POCATELLO — The Sugar-Salem football team may have fumbled twice during their first two offensive drives Saturday, but they didn’t fumble the opportunity.
The Diggers are heading to the 3A state championship for the first time in 30 years after beating the Kimberly Bulldogs, 56-27, Saturday in Holt Arena.
It’s the first time since 1988 the program has played for a state championship, per coach Tyler Richins, as Sugar-Salem will play Homedale next week in the Treasure Valley.
“We’re trying to put this program in a place where year after year after year be successful and I feel like we’re getting there,” Richins said. “We’re getting to that place where that buy in and that culture and everything we want in our football program is there. And it’s been a process, but we got great fans, great administration and great kids and support in our community.”
Yes, Sam Parkinson fumbled on back-to-back drives for the Diggers to open Saturday’s 3A semifinal game, but the junior would eventually redeem himself by helping Sugar-Salem jump out to a 28-14 lead at half. Parkinson scored on a 1-yard run with 3:50 left in the second, eventually joining an eight-man committee backfield that gashed Kimberly for 302 yards.
The fumbles set the Diggers’ defense back in their own redzone, but in arguably their biggest win in three decades, they didn’t bend. Two redzone trips ended with zero points for Kimberly, as Sugar-Salem never trailed Saturday.
“We played lights out both on defense, I mean our goal this game was to hold ‘em to 20 points, we didn’t quite do that, but we held them low enough where our offense was able to have enough success to overcome,” senior linebacker Brady Blaser said.
Sugar-Salem held Kimberly’s uptempo, no-huddle offense to just one offensive touchdown in the first half, as Tanner Harris rushed for one score and found Hadley Miller, Ethan Warner and Gerohm Rihari for three other touchdowns Saturday.
For Kimberly, the Bulldogs were held to 368 total yards (328 from the air), as quarterback Braxton Hammond threw one touchdown and three picks. Harris — who’s thrown just one pick all year heading into Saturday — finished 11 for 13 from the pocket for 315 yards and three touchdowns. He threw one pick.
“We are all so hungry for the ball,” Blaser said. “There’s no doubt that all of us want to be on every single tackle.”
Save for a 102-yard interception return with 35 seconds left in the half by Kimberly’s Blake Phillips, Sugar-Salem capitalized on early turnovers (a kickoff fumble and Rihari interception) to jump out to a 21-point lead.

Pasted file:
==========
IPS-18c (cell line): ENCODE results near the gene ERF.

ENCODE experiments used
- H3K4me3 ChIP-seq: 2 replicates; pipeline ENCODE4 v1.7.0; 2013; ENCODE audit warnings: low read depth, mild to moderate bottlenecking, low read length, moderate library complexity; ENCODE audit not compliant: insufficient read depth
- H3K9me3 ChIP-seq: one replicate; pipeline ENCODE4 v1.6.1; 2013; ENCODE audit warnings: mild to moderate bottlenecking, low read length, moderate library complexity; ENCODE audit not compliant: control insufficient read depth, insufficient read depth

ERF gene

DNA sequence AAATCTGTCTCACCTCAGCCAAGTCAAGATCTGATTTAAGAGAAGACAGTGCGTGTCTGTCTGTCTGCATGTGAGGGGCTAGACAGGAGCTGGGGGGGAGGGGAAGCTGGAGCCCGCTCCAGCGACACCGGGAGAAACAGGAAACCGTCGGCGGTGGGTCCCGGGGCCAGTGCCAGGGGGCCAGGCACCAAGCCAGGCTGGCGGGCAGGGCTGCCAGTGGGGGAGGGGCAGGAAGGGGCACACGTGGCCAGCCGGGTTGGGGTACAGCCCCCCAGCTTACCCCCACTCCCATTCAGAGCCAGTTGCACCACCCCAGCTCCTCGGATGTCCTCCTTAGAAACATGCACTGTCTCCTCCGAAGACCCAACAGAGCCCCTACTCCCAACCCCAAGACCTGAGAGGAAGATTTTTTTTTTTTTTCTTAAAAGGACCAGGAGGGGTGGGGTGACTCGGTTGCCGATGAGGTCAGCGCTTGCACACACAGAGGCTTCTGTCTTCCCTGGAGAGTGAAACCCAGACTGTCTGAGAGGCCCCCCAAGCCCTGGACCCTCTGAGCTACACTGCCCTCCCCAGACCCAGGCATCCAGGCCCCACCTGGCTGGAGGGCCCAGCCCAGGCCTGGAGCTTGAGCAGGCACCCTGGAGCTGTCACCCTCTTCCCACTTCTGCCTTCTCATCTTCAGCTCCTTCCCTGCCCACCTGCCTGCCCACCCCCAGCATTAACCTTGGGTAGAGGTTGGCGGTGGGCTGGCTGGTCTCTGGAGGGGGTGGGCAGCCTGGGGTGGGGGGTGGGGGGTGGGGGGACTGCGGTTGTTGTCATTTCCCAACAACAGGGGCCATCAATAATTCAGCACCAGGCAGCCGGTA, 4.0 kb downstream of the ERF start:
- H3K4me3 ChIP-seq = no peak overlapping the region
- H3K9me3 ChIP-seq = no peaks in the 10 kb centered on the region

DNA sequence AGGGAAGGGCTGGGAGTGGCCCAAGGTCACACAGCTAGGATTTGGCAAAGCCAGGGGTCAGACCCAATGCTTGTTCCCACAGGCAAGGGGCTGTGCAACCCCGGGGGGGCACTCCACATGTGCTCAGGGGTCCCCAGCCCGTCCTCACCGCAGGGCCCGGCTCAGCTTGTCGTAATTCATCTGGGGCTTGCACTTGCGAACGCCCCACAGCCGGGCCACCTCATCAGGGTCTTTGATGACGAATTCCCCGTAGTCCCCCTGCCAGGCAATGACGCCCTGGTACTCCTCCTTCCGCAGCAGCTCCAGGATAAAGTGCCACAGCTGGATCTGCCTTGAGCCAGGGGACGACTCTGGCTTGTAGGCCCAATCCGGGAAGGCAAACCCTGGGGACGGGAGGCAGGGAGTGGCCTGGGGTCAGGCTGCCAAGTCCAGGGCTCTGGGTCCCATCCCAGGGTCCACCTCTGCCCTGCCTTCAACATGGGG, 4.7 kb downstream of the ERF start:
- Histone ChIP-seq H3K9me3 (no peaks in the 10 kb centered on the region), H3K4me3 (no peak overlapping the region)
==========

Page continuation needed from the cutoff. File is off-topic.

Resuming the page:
Kimberly would hang around Saturday thanks to two, short touchdown runs by Brant Etherington.
But for every score the Bulldogs conducted, the Diggers responded.
During the opening third quarter drive, Browning Bennion ripped the ball from Kimberly running back McKade Huft for a 75-yard touchdown. Etherington scored next for the Bulldogs. The Diggers responded a 1:30 seconds later with a 74-yard pass from Harris to Warner.
And after Kimberly finished the third quarter with a Hammond 46-yard pass, Sugar-Salem scored 14-unanswered points during the fourth.
The Diggers never allowed the Bulldogs to get closer than 14 points, as they out gained their 3A semifinal foe 617-328. Sugar-Salem out gained Kimberly on the ground, 302-40.
“I’m just proud of the boys,” Richins said. “I’m proud of their hard work and dedication and everything they’ve put in, in the weight room and in the offseason and camps and coming in early. We’re still busting in the weight room now and that pays off when you’re four quarters in a battle like this.”
As the starters rested in the waning moments, Richins was dumped with water in celebratory fashion. The players embraced each other.
Rihari called Saturday’s win “the greatest moment of his life”.
“Best moment of my life. I’ve worked so hard for this moment. Ever since fourth grade, ya know, we’ve been out here grinding,” said Rihari, who after transferring from Bonneville and playing through a broken hand earlier this fall, is reaping the fruits of Sugar-Salem’s labor.
“We’re going all the way. It’s not over. We’re getting that ring,” Rihari added.